3

What Is A Disclaimer? A disclaimer is an unequivocal and irrevocable rejection of a donative transfer of property, such as a gift or inheritance, without providing any direction or guidance regarding who will receive it in lieu of the disclaimer beneficiary of the transfer. In other words, even if someone leaves you something in their will, you can refuse ...


3

The felon-possession law is Utah Code Ann. §76-10-503, which distinguishes Category I restricted person and Category II restricted person, a complex definitions that distinguish felons in general and violent felons, as defined at Utah Code Ann. § 76-3-203.5. In the case stricter case, the law says: (2) A Category I restricted person who intentionally or ...


3

I'm sorry that you've had to go through this. Car accidents are rough business (having been through two, I know how bad they can be!). As others in this thread have pointed out, Utah is a no-fault state. Legislators intended for this to cut down on court costs and unburden the legal system. Drivers just turn to their insurance companies and have their ...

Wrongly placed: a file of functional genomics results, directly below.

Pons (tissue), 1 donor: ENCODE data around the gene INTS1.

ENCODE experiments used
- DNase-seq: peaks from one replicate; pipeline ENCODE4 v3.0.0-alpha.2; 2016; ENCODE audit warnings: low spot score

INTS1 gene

3

"No fault" is a term of art in this case. In a "no fault" insurance regime, such as the one in place in Utah, minor car accidents are covered by the insurance company of the person who suffers the damage, and not by the person who is at fault in the accident. Utah's "No-Fault" Insurance System Utah is a "no-fault" car insurance state. This means that ...


3

Utah uses the IFC Code with modifications (none of which apper relevant based on a seach for "extinguisher"). You describe your premisis as a "townhome" which suggests it is a free-standing house, if so the classification of your building would appear to be R-3 and fire extinguishers are not requires in that classification. If it is instead an apartment (...


3

It is a principle of equity (of which damages are a part) that you are not entitled to be enriched. Let's say that the first collision did damage costing $500 to repair. If after the second collision the cost of the repair is now $700, the first driver is liable for $500 and the second for $200. That said, let your insurer sort it out - that's what you pay ...